Chinese e-commerce companies JD.com (NASDAQ:JD) and Pinduoduo (NASDAQ:PDD) both recently invested in Gome Retail, one of the largest privately owned electronics retailers in mainland China and Hong Kong.

Pinduoduo bought $200 million in Gome's convertible debt in April. The bonds yield 5% annually over the next three years, and can be converted to a 5.6% stake in Gome on a fully diluted basis. JD.com bought $100 million of Gome's convertible bonds the following month.

Let's see how these investments could benefit JD and Pinduoduo, which are both competing against Alibaba (NYSE:BABA) in China's crowded e-commerce market.

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How can Gome help JD?

Gome Retail already operates an official flagship store on JD.com. JD claims the new investment, which includes a strategic partnership, "will achieve more synergies and better supply chain integration, as well as resource sharing in logistics and installation services, and other business-related aspects such as financial services."

JD claims the partnership will also expand its reach in the home appliances market. Over the past year, JD has also invested in appliance makers like Five Star, D Phone, and Lecoo, and tested out brick-and-mortar showrooms, including its JD E-Space, JD Computer and Digital Products Stores, and JD Home Appliance Experience Stores.

That expansion could widen JD's moat against Alibaba, which also sells a wide range of electronics and appliances on Tmall. Last quarter, JD's sales of electronics and home appliances grew nearly 10% annually through the COVID-19 lockdowns across China against a nationwide decline of 21%.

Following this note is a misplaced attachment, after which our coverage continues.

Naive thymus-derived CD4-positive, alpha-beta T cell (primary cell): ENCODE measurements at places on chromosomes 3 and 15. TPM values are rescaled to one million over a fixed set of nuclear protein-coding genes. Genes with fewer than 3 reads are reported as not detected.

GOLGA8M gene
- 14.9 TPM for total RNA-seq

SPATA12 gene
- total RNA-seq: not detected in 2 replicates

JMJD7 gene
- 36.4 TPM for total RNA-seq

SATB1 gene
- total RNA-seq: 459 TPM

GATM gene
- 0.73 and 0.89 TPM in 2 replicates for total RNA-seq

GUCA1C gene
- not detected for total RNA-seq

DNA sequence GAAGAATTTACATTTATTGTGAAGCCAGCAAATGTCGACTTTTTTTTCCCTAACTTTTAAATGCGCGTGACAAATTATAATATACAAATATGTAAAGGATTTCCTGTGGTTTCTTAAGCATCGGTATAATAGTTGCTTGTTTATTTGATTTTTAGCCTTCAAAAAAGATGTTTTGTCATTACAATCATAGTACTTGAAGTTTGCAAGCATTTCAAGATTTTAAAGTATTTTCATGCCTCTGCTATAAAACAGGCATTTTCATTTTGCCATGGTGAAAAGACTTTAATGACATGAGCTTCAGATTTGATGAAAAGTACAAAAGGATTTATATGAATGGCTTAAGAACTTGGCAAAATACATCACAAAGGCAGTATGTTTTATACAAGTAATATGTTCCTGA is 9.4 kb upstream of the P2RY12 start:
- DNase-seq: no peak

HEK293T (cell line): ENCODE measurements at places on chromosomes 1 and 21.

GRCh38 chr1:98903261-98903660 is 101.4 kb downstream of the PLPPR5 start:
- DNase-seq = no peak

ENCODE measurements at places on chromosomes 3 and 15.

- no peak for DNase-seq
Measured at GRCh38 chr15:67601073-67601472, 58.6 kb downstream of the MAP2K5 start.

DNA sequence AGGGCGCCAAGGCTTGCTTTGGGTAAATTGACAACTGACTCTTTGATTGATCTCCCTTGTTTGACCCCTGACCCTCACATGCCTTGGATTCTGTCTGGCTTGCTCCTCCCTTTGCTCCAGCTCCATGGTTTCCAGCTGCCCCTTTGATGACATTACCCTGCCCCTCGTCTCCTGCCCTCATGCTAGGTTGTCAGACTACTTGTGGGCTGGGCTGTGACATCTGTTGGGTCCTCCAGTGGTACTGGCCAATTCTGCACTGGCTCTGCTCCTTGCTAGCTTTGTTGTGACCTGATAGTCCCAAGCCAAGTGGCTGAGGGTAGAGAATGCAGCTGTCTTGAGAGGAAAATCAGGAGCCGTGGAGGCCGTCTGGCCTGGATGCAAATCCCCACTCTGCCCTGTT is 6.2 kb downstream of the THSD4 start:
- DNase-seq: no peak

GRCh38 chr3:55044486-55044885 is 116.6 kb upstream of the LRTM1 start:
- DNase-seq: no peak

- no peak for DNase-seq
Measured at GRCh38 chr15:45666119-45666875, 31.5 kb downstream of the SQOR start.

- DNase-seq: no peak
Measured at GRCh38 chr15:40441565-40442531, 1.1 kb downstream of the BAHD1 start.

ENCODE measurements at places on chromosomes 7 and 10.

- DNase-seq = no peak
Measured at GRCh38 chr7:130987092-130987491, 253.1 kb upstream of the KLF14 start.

JD's annual active shoppers grew 25% year-over-year to 387.4 million last quarter, and Daiwa analysts expect that figure to top 400 million by 2021. That growth could be buoyed by JD's expansion of its electronics and appliances business, its growth in lower-tier cities (which accounted for over 70% of its new users last quarter), and the ongoing improvements to its first-party logistics network and brick-and-mortar stores.

How can Gome help Pinduoduo?

Unlike JD, Pinduoduo isn't profitable. The discount marketplace carved out a niche in lower-income markets by encouraging shoppers to team up on bulk purchases, but it's still subsidizing its discounts to lure shoppers from Alibaba and JD.

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PInduoduo is burning a lot of cash, so it raised $1.1 billion in a private share placement in March. Its purchase of Gome's convertible bonds marks its first strategic investment after that offering.

Pinduoduo previously struggled with merchants selling low-quality and counterfeit goods. It also faced stiff competition in top-tier cities from JD and Alibaba. To address those challenges, Pinduoduo courted brand-name merchants with aggressive subsidies -- but Alibaba struck back by locking merchants into exclusive deals.

Pinduoduo's annual active buyers grew 43% year-over-year to 628.1 million last quarter, but it still generates less revenue than JD or Alibaba because its shoppers make much smaller purchases. Therefore, offering Gome's electronics and appliances could significantly boost its revenue per shopper, while adding more brand-name merchants to its marketplace.

Pinduoduo also claims the partnership will deepen its reach into the consumer-to-manufacturer (C2M) market, which enables brands to design their products based on data gathered from its e-commerce platform.

It's all about challenging Alibaba

Alibaba controlled 55.9% of China's e-commerce market last year, according to eMarketer. JD ranked second with a 16.7% share, followed by Pinduoduo's 7.3% share.

To keep pace with Alibaba's sprawling e-commerce ecosystem, which served over 780 million Chinese consumers at the end of March, JD and Pinduoduo are enlisting major retailers like Gome that straddle the online and offline markets.

JD and Pinduoduo's investments in Gome should benefit all three companies, and investors should expect to see similar deals -- all likely aimed at containing Alibaba -- over the next few years.